Articles: Enrollment & Retention

07/2014
There’s value in treating noncredit courses as more than just an add-on to degree programs.

Georgetown University officials had a bit of an epiphany recently about the impact of their noncredit courses. While the offerings had been around since the 1990s, administrators hadn’t realized the big benefits they could bring to the institution.

07/2014
Colleges and universities may consider other uses for their chapels if attedance of religious services drops.

When the pews in campus chapels aren’t filled with students every Sunday, institutional officials may question the best use of the space.

07/2014

One provision of the Affordable Care Act is that religious-affiliated companies and organizations do not have to pay for contraception coverage for female employees.

07/2014
Aaron Mahl is an enrollment management consultant at Scannell & Kurz.

Although managing enrollment efforts has never been easy, it was not that long ago when the traditional funnel was somewhat predictable.

07/2014
A transcript highlighting the full student experience at Elon University—including study abroad, research and service learning participation—is offered. When an e-transcript request is made, both the traditional one and the Elon Experiences Transcript can be combined into a single PDF file.

Rather than dealing with the intensive labor involved in sending and receiving paper transcripts—and frustration from students and graduates accustomed to automation—most colleges and universities have implemented electronic transcript capabilities.

06/2014
A survey covering 21 social networks found colleges and universities use only four to recruit.

Facebook, Twitter, YouTube and Instagram continue to be the most widely used online recruitment mediums for higher ed marketers, who may want to consider delving into other platforms now popular among high school seniors.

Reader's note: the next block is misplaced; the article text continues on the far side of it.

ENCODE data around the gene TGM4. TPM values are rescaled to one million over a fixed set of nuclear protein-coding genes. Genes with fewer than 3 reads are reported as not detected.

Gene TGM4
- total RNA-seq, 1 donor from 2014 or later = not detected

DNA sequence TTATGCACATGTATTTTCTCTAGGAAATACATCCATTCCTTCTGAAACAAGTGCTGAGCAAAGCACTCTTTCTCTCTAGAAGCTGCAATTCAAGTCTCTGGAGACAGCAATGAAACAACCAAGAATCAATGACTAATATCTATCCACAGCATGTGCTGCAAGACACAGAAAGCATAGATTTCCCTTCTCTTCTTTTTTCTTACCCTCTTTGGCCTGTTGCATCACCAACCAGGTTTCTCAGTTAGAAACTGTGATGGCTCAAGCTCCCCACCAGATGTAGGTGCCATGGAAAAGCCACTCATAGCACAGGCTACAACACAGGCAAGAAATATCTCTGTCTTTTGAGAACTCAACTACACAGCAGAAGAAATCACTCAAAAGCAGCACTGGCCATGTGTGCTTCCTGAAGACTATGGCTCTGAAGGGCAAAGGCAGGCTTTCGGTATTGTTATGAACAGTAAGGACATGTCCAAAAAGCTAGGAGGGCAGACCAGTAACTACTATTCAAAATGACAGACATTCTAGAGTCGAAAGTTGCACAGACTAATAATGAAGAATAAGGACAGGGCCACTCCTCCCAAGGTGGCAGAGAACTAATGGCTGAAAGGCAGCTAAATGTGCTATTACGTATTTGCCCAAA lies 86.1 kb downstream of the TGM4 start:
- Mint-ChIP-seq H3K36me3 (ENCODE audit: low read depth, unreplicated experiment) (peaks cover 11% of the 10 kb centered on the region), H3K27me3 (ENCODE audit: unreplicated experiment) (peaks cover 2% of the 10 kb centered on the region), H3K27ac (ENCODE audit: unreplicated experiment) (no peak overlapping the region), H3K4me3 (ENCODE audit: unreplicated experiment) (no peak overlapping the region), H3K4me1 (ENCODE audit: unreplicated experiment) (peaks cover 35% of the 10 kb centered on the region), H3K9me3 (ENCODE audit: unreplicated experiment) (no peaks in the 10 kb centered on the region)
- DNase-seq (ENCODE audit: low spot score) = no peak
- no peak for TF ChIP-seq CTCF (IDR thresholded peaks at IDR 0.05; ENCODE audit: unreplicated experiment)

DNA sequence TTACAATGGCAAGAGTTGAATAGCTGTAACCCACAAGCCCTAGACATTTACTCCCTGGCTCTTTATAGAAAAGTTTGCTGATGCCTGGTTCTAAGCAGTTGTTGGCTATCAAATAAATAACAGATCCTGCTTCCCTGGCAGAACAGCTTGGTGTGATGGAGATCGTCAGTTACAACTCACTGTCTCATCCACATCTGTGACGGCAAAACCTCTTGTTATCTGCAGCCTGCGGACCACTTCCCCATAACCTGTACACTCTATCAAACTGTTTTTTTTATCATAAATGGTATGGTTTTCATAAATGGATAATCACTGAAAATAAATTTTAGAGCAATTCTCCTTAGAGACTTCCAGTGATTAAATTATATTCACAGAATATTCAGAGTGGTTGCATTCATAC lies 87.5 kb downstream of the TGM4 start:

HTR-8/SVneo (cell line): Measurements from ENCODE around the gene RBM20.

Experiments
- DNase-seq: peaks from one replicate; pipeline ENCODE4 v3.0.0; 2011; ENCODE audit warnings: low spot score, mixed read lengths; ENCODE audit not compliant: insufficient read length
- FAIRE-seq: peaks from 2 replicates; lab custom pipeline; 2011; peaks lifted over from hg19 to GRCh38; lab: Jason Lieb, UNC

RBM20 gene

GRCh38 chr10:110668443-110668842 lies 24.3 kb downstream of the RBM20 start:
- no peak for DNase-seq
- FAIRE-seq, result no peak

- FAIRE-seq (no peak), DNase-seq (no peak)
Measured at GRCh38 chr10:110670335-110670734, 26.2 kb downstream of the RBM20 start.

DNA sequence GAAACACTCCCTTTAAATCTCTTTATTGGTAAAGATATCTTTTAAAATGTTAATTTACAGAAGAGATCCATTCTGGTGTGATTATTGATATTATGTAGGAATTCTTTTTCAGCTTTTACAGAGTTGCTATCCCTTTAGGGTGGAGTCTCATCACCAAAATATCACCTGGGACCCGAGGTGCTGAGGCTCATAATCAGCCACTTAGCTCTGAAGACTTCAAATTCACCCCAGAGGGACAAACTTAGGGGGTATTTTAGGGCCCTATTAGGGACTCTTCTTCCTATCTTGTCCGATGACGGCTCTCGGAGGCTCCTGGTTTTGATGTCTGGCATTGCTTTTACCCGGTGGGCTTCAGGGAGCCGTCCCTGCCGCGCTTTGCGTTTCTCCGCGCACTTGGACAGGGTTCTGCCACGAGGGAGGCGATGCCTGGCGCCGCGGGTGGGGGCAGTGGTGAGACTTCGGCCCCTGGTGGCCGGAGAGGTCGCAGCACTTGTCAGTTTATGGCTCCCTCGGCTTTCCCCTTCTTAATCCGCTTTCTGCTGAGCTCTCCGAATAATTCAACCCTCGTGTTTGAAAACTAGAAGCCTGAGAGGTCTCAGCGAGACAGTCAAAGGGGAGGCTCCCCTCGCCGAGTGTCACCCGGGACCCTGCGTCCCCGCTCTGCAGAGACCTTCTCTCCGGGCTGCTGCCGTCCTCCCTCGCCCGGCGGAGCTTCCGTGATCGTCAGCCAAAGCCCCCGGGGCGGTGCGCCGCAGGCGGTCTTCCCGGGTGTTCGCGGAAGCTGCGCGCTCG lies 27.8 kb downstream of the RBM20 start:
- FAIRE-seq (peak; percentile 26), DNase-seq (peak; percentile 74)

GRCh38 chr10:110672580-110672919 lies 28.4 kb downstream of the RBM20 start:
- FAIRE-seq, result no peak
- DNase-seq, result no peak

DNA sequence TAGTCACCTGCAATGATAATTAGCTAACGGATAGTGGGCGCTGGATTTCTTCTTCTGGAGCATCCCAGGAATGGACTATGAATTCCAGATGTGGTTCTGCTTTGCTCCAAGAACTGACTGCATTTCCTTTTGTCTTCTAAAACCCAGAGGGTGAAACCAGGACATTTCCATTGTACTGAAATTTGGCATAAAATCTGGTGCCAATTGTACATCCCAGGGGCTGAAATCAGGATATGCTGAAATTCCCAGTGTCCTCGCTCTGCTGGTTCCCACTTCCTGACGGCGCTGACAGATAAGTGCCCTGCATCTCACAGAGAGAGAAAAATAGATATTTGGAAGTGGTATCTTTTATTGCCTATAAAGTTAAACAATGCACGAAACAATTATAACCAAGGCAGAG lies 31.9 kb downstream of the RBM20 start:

06/2014
Half the profits from student-run food carts at the University of Illinois at Chicago go back to the institution, through a partnership with Chartwells Higher Education.

For today’s college students, on-the-go lifestyles present a challenge when it comes to finding time to eat, and, more specifically, eat well.

06/2014

A decline in high school graduates and students applying to more institutions are what one expert sees as the two main reasons more colleges and universities are struggling to meet their admission yield targets.

06/2014

Getting tripped up on the latest accessibility standards when planning or renovating campus buildings—and then having to make costly changes later—is hardly a project team’s idea of a good time.

06/2014
Exploring the shore: Roger Williams University has found a new source of revenue in tapping its scenic waterfront campus to  expand its once tiny summer programs. (Photo: Peter Silvia)<p>

Five years after the Great Recession’s official end, higher ed endowments and fundraising are finally recovering, but there is no rising financial tide that’s lifting all boats—especially smaller ones that depend heavi

06/2014

Along with enrollment, public funding and debt, providing health care to employees will be among the top financial pressures on higher education in the coming years, say several campus administrators.

06/2014
Several universities, spurred by student groups, are considering adding trigger warnings to course material that some students may find disturbing.

We’ve all seen the familiar warning preceding TV shows: “The following program contains material that may be disturbing.Viewer discretion is advised.” Online, the term “trigger warning” is a common notation on women’s blogs and forums to alert readers, particularly victims of sexual abuse, of con

06/2014

The students you’re trying to reach today have grown up in a world in which nearly everything was an advertisement.

05/2014

Colleges and universities with the most Twitter activity are missing out on engaging prospective students via the platform, according to new research from Brandwatch, a social media monitoring and analytics firm.

05/2014

U.S. law school enrollment has dropped by 36 percent the past three years—and some schools are freezing or reducing tuition in response.

Pages